Air Conditioned by Nature
The Rustic Cottages Resort is comprised of an assortment of century-old cabins which originated as old lumber camp accommodations. Today, they are popular with low maintenance travelers looking for a simple nostalgic throwback to the quieter days of Lake Tahoe tourism, many of whom return to their favorite cabin year after year.
I can see why. All guests are treated to a made-to-order hot breakfast, cookies, brownies, and a coffee mug you can take home as a souvenir.
Despite their age, the cabins are clean and comfortable, with welcoming front porches under the tall pines.
I found it interesting that the old advertisements for the cabins from the 1960s touted them back then as a “rustic” throwback to an earlier time.
This place was “rustic” and nostalgic 60 years ago.
In 2020? It is virtually prehistoric.
The un-air-conditioned cabins come in various sizes and configurations and are priced accordingly.
Front Porch Sittin’
We stayed in the “Tahoe” cabin, a step up from the tiniest bargain-basement cabin, but still small enough that my wife complained about the lack of space to put her stuff.
No doubt, in addition to being rustic, the cabins are cozy. I guess people traveled with less junk a century ago.
Your trade-off in return for a lack of A/C, space, and frills is a great location and a price well below the going rate for most other Tahoe lakeside accommodations.
Directly across North Lake Boulevard from Moon DuneBeach, I could see Lake Tahoe while relaxing on my cabin’s front porch, sipping my FiftyFifty Eclipse Imperial Stout.
The Rustic Cottages are also centrally located just 15 minutes from the three best dining and shopping towns in Tahoe.
Just to the east, we enjoyed an excellent meal at Bite located in Incline Village, Nevada.
Bite serves creative and tasty “American tapas.”
The idea of tapas originated in Spain where bars would give away free food to entice patrons to drink. These “small plates” found popularity in the United States.
Except American-style tapas are not free. Far from it.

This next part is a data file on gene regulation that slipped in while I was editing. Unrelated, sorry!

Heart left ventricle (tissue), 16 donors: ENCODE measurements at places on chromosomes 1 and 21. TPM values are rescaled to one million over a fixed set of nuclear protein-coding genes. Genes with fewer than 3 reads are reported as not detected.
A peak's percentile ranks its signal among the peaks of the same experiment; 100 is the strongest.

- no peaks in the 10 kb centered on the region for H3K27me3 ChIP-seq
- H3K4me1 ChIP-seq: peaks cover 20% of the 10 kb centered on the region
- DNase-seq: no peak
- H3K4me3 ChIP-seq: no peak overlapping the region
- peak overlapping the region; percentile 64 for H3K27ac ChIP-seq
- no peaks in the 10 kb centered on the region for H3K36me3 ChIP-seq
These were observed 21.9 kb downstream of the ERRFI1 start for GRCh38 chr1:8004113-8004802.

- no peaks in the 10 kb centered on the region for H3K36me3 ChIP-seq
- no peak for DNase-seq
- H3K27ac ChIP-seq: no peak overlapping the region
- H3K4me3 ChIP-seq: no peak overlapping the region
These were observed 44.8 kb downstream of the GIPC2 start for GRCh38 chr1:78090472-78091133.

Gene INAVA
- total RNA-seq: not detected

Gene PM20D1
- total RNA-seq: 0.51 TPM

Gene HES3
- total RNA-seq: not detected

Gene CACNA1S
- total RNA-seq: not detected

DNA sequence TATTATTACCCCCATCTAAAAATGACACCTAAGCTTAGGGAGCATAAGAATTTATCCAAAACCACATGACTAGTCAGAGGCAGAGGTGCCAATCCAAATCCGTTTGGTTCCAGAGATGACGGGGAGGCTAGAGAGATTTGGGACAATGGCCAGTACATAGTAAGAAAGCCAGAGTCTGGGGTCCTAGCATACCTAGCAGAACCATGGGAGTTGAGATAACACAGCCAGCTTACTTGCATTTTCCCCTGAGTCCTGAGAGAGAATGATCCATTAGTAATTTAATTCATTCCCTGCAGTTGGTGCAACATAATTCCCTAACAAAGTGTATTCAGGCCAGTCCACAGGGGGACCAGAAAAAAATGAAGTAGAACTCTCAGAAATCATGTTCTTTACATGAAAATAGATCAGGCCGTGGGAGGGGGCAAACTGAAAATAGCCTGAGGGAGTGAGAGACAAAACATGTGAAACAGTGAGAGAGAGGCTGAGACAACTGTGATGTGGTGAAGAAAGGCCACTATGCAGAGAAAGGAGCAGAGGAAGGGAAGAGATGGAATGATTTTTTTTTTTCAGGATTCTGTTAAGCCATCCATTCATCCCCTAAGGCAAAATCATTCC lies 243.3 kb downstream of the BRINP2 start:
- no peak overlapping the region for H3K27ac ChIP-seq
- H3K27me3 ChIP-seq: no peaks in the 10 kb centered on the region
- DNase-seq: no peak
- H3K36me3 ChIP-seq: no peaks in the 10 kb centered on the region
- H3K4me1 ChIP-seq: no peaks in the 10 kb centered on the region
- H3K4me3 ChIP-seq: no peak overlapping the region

Our final bill at Bite weighed in at over $150 for five small plates and a few drinks. Ouch.
Welcome to Incline Village
This is where Silicon Valley and San Francisco millionaires (and billionaires) come to vacation. It isn’t cheap.
While you’re not going to save any money eating your meal one small plate at a time, it can be a fun way to try several delicious foods without committing to one entrée. Kinda like a culinary version of Tinder, I guess.
Fortunately, Bite’s kitchen turns out nothing but high quality creative dishes you will love like seared diver scallops over grits, lobster BLT sliders and a spicy gumbo chock full of okra, shrimp and andouille sausage.
We capped our meal off with a decadent chocolate mousse spiked with caramel cheesecake crumbles.
After dinner, we stopped by Alibi Ale Works. The only brewery on the north end of Lake Tahoe also brews some excellent beer. The Don’t Be Skared IPA was like a hike through a Nevada pine forest, an IPA whose hoppy spice is accented with juniper.
Alibi also serves cider from Common Cider Company for hop frowners like my wife.
A Table with a View
On another night we chose to drive west to Tahoe City to dine al fresco in accordance with California’s strict COVID rules at Wolfdale’s, an old-school favorite for sophisticated dining that won’t disappoint, despite the San Francisco prices.
Perched high above Lake Tahoe with at least a partial lake view from most tables, Wolfdale’s is a rare lakefront venue that doesn’t let the food take a backseat to the view.
Most menu items have a touch of Asian flair which you will notice as soon as you unwrap your silverware and discover a pair of chop sticks with the traditional spoon, knife and fork.
I enjoyed sesame seed short ribs with mashed potatoes while my wife loved her King Salmon.
The third Tahoe population center we visited for dining and shopping isn’t actually on the lake. Truckee is a historic railroad and ski town about ten miles north of the lake, with a main drag lined with quaint shops, bars and restaurants.
For me, the highlight of Truckee was FiftyFiftyBrewing Company.
California is known for its craft beer and FiftyFifty is one of the best. FiftyFifty is famous among beer snobs for its various versions of Eclipse, an Imperial Stout aged in whiskey barrels.
With unparalleled outdoor recreation, beautiful scenery, delicious dining and barrel-aged craft beer, a vacation to Lake Tahoe really can only be described as “Postcard Perfect”.
Even if nobody sends postcards anymore.